An Ultimate Guide to Religion in China with LTL Mandarin School
China religion can be a mysterious topic, but it doesn’t have to be!
Chinese Civilization has long hosted a variety of religions of the world.
Officially, The People’s Republic of China is an Atheist state, however, many Chinese people are religious.
The main religions in China are Buddhism, Chinese folklore, Taoism and Confucianism.
QUICK VOCAB CHECK – Religion in Chinese is 宗教 zōngjiào.
This short video will give you a better idea of the main China religion and their place in Chinese history and culture.
Let’s walk through the top religions of the world (ranked by followers) and some of their intertwining’s with China.
China Religion – Contents
Christian in Chinese
Islam in Chinese
Nonreligious in Chinese
Hindu in Chinese
Chinese Folk Religion in Chinese
Buddhist in Chinese
Sikhism in Chinese
Judaism in Chinese
Spiritualism in Chinese
Bahai in Chinese
Shinto in Chinese
Tenrikyo in Chinese
Zaroastrianism in Chinese
Christianity – 2.1 billion followers worldwide
Christianity popped its head in China’s door around the 7th century in the Tang dynasty but it didn’t really take root in the country until the 16th century.
Between the 16th and 17th century The Catholic Church did something known as Missions of the Jesuits in China.
These were missionary efforts that played a significant role in transmitting knowledge, science and culture between China and the West.
At the peak of the Jesuits mission work in China, some members were the emperor’s most valued and trusted advisors.
Today there are approximately 31 million Christians in China making up 2.3% of the total population.
Islam – 1.3 billion followers worldwide
It is believed that Islam was first bought to China by an embassy led by Sa’d ibn Waggas in 651 less than 20 years after the death of Muhammad.
Emperor Gaozong of Tang who received the envoy, soon after order the construction of the first mosque in the country to be built in memory of Muhammad.
The Mosque is called Huaisheng Mosque and is located in Guangzhou. It’s been rebuilt a few times but still stands as one of the oldest in the world.
Islam became much more widespread from the 7th to the 10th centuries due to silk road. The first major Muslim settlements in China consisted of Arab and Persian merchants.
Today, Hui Muslims make up the largest group of Muslims in the country with the greatest concentration living in Xinjiang.
There are approximately 6.2 – 25 million Muslims in China making up 0.45% – 1.8% of the total population.
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Nonreligious – 1.1 billion people worldwide
If Atheism were a religion they’d be booming in China.
61% of the population consider themselves to be atheist.
This makes China the world’s largest irreligious population.
The Chinese government is officially atheist and their attitude toward religion is one of scepticism and non-promotion, however, religion is not banned, and religious freedom is nominally protected under the Chinese constitution.
Before you read on, for a quick geography lesson on where you’ll find the most densely populated religions check out this video.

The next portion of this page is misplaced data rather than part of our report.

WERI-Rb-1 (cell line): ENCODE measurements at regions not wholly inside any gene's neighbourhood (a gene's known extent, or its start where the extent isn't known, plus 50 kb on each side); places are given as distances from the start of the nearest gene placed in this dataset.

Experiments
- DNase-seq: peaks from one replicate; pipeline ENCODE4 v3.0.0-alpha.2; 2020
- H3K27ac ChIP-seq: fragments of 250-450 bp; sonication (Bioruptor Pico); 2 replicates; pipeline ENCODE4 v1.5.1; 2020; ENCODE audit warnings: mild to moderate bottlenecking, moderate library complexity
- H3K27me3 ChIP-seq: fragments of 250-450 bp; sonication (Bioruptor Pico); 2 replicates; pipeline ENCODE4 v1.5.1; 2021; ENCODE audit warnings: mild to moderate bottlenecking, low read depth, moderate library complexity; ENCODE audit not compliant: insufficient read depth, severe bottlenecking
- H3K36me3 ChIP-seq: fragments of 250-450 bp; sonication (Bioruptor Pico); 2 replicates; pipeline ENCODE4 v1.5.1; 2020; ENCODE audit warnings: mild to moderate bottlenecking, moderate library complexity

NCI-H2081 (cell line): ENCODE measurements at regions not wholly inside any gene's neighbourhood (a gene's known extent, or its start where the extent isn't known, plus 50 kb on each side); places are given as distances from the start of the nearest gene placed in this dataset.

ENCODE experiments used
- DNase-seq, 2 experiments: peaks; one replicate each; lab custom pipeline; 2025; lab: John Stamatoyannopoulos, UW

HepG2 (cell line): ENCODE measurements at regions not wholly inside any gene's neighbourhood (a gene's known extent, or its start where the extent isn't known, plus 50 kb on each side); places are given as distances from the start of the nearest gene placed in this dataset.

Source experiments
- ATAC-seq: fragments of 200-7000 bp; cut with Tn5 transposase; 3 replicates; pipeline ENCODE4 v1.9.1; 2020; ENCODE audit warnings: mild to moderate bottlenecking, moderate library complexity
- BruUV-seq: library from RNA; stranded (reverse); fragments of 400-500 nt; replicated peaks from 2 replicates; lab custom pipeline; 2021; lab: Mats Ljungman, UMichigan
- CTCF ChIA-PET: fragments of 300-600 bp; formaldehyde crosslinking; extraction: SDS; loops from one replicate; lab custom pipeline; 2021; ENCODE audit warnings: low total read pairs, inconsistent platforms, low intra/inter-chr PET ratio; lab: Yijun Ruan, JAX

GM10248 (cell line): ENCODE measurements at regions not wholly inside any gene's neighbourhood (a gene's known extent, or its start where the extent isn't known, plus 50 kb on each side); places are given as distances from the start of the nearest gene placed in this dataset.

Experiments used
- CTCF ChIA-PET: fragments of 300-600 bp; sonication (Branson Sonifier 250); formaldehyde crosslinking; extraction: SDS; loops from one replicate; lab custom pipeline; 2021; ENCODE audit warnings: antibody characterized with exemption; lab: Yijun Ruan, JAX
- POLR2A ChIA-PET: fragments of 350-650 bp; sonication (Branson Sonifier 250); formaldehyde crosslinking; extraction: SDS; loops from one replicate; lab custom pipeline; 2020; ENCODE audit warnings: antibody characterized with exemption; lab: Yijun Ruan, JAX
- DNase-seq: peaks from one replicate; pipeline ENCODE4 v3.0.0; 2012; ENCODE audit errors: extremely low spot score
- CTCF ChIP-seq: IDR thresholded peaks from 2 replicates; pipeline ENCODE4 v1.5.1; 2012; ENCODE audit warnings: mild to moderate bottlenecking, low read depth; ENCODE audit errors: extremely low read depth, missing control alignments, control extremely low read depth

Hinduism – 900 million followers worldwide
Hinduism did not become a popular religion in China.
However, Hindu influences such as yoga and meditation did become popular throughout the country due to the spread of Buddhism.
There are further examples of Hindu influence on ancient Chinese religion seen in the belief of ‘six doctrines’ and other stories and expressions that can be traced back to Hindu mythology.
Hinduism is only practised by a small minority in China.
Chinese Traditional Religion – 394 million followers worldwide
Chinese Traditional Religion or Chinese Folk Religion, in its present form, can be dated back to the Sung Dynasty (960-1279).
Chinese Folk Religion is comprised of elements of Taoism, Buddhism and Confucianism but is considered to be an entirely different religion to all three.
Many followers also follow a collection of beliefs that are ingrained in Chinese cultures such as shamanism, ancestor worship, magic, ghosts and other spirits.
All these overlapping elements make the religion very difficult to define due to the unofficial mixture.
It’s estimated that 23% of Chinese people practice Chinese Traditional Religion.
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Buddhism – 535 million followers worldwide
Next up Buddhism…
Legend has it that Buddhism dates back to ancient times around 206 BCE!
However, definitively we can say Buddhism came to China in the first century during the Han dynasty through missionaries from India.
Today there are an estimated 244 million Buddhist living in China, making it the largest population of Buddhists in one country.
Sikhism – 23 million followers worldwide
Sikhism is a religion that originated in the Punjab region in the northern part of India. It started in the 15th century.
During the 1800s and 1900s, many Sikh Punjabi people were recruited from British India to work as officers for the Shanghai Municipal Police and the Hong Kong Police.
There are still Gurdwara (Sikh temples) in Gurdwara Shanghai and Khalsa Diwan Hong Kong.
Sadly, the last Shanghai Sikh left in 1973 back to India.
Judaism – 14 million followers worldwide